Is the country's national stadium really being turned into grazing for 10,000 Perendale lambs?

The Herald, with help from Eden Park Trust, reported this morning that the hallowed turf was diversifying to include sheep grazing alongside hosting premier sport, and a previously mooted plan to open the venue to concerts.

Eagle-eyed readers would have spotted the date of publication - April 1 - and realised it was an April Fools prank.

The earlier report said:

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Newly appointed Eden Park Trust chief executive Nick Sautner told the Herald on Sunday the key to commercial success was diversification.

"We live and breathe sporting history here, day in and day out. That's the Kiwi spirit. But we also realise the meat industry is one of New Zealand's biggest export earners and we want to be part of that to help our bigger plans for Eden Park come to life," the Australian said.

"The All Blacks are unbeatable at Eden Park and we're going to provide a sustainable product that will be exported globally, and Eden Park, the world's most famous rugby venue, may well become the world's most famous exporter of lamb."

The Herald on Sunday was at the park when the first flock arrived this week - the sound of their hooves eerily similar to that of boot studs in the players' tunnel as they slipped from stock truck to the playing surface of the country's largest stadium.

Kept in check by heading dog Gem, they seemed pleased with their new surroundings as they trotted and bounced below the empty stands.

More Perendales - chosen because they were maintainable in the inner-city climate, were easy-to-care lambs and raised primarily for consumption - would arrive in coming weeks to start their work helping the trust leverage more income from the stadium.

Lambs run on to the field at Eden Park, their new grazing ground. Photo / Brett Phibbs
Lambs run on to the field at Eden Park, their new grazing ground. Photo / Brett Phibbs

Sautner was confident the venture, which would see the lamb exported under the label Eden Park Lamb: New Zealand's National Taste, would bolster the half a billion dollar stadium's overall goal of greater usage to provide sustainability and maintain the first-class surface.

"The All Blacks are arguably unbeatable at Eden Park. We want to harness the blood, sweat and tears poured into this nutrient-rich pasture and deliver an unbeatable taste."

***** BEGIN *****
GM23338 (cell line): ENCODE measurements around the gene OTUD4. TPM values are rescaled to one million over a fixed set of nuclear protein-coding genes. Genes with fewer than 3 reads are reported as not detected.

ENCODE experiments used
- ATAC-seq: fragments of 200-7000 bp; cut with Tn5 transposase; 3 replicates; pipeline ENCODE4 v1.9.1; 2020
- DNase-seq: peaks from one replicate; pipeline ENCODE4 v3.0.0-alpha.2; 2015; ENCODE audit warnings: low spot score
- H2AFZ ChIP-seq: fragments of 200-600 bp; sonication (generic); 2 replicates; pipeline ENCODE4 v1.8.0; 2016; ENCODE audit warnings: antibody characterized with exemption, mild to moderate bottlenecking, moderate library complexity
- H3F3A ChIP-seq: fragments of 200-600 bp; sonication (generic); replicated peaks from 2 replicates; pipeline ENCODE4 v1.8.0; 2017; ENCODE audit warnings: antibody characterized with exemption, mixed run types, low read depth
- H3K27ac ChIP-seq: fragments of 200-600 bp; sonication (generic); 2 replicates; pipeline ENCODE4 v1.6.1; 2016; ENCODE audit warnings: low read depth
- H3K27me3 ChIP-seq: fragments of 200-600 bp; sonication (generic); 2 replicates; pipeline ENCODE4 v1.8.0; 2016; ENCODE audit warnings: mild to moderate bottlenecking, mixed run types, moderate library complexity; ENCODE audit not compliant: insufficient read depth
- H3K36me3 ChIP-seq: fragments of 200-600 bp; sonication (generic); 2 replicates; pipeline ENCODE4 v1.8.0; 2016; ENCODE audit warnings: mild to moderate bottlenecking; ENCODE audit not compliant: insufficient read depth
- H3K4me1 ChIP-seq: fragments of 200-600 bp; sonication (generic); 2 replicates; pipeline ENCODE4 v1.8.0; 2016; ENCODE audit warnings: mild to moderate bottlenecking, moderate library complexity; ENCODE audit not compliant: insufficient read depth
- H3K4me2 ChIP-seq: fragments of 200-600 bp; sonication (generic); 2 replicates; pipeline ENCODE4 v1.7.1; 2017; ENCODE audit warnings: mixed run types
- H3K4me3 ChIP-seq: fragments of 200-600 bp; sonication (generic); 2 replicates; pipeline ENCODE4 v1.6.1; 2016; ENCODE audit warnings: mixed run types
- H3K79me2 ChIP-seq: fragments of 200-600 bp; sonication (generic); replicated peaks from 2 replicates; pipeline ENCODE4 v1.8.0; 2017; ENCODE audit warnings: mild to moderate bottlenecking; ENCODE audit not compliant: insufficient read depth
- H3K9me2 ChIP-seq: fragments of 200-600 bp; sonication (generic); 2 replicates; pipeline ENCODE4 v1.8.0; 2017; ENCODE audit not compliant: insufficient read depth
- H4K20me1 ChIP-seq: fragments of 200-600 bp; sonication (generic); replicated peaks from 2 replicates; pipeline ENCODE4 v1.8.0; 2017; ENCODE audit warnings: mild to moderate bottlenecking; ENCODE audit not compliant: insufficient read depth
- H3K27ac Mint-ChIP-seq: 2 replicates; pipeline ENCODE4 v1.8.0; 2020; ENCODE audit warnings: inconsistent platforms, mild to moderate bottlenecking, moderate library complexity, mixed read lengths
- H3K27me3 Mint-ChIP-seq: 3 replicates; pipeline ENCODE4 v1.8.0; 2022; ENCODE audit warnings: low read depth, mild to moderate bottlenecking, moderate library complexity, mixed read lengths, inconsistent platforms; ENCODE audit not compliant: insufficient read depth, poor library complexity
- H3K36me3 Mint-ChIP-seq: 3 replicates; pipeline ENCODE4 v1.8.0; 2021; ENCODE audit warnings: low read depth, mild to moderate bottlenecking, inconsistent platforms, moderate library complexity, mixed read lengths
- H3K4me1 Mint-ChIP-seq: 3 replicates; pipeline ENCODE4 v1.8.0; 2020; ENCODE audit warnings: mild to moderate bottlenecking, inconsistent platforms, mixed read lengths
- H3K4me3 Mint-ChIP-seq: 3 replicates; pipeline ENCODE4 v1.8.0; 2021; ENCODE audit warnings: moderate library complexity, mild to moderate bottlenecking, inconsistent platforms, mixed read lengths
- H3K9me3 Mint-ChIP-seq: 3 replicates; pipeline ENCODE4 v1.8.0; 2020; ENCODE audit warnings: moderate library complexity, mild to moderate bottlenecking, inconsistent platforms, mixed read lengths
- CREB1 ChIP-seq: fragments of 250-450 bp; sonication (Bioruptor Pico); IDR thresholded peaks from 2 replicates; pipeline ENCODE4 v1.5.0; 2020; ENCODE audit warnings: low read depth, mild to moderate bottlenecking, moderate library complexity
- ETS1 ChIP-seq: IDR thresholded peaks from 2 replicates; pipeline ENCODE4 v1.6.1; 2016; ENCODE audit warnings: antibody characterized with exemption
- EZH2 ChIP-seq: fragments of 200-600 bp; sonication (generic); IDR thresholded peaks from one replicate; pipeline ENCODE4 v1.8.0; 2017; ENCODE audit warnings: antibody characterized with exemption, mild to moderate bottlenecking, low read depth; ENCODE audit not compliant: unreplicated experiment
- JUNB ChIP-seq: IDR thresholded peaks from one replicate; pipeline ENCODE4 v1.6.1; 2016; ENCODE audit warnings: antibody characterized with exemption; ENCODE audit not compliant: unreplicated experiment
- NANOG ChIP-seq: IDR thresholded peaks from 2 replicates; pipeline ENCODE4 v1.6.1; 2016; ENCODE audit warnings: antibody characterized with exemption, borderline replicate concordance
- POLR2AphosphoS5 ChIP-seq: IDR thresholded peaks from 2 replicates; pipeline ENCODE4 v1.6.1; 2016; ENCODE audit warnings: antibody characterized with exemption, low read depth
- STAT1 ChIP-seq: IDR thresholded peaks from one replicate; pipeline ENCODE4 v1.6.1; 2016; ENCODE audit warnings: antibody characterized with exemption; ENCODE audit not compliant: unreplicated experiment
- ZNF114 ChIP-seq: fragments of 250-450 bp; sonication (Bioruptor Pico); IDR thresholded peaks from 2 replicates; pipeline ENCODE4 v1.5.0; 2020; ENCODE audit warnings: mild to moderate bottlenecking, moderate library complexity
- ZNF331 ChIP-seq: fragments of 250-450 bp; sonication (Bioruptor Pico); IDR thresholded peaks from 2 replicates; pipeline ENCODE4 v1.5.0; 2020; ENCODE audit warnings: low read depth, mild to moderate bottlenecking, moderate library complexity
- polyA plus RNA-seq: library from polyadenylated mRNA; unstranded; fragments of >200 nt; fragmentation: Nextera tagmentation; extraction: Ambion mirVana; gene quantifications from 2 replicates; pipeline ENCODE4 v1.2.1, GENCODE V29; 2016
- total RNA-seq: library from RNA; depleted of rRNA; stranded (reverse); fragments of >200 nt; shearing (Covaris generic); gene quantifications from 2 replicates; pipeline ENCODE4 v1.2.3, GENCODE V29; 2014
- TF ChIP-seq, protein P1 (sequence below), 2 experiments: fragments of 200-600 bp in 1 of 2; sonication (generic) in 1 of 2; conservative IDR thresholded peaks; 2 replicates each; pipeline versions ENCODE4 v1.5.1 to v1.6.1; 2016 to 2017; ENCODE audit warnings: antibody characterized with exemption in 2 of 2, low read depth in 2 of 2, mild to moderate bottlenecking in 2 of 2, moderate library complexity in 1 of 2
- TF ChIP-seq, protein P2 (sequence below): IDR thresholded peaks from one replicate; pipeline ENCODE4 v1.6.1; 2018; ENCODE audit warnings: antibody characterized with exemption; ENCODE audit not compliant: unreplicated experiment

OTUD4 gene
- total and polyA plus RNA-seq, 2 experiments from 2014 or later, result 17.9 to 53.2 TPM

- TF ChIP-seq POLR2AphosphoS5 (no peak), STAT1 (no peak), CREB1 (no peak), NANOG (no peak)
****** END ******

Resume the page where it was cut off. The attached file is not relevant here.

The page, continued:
Eden Park supporters' club The Hood have been consulted, prompting decision-makers to ditch planned poultry farming amid noise concerns, Sautner said.

He was, however, coy when asked if the trust would encourage local Super Rugby team the Blues to ditch their Rangitoto logo for the sturdy image of a Perendale lamb.

"But we do have the Baa-Baas [invitational rugby team] here at Eden Park, so we think there's nice synergies in that regard."

Most recently the stadium has hosted several major fixtures, including the Lions' 2017 tour and this year's day/night test cricket.

Turf manager Blair Christiansen said they had systems to make sure all - from the two-legged to the four-legged - had a high quality experience.

The math stacked up to make sure cloven hoof and studded boot weren't on the turf at the same time, Christiansen said.

There would also be cost savings in mowing the 13,000sq m ground, but no job losses because staff could easily be tasked with other work in the community.

"The sheep will also add additional nutrients and help maintain the field in a more holistic approach than we've done recently."

Sautner said the flock could be moved to the park's outer oval during big matches.

"So we'll be able to encourage our fans to come down and see an urban hybrid farm while also having a lead sport on the No 1 [pitch] ... [We know] some Kiwis might ask questions, but we know it's a win-win for us."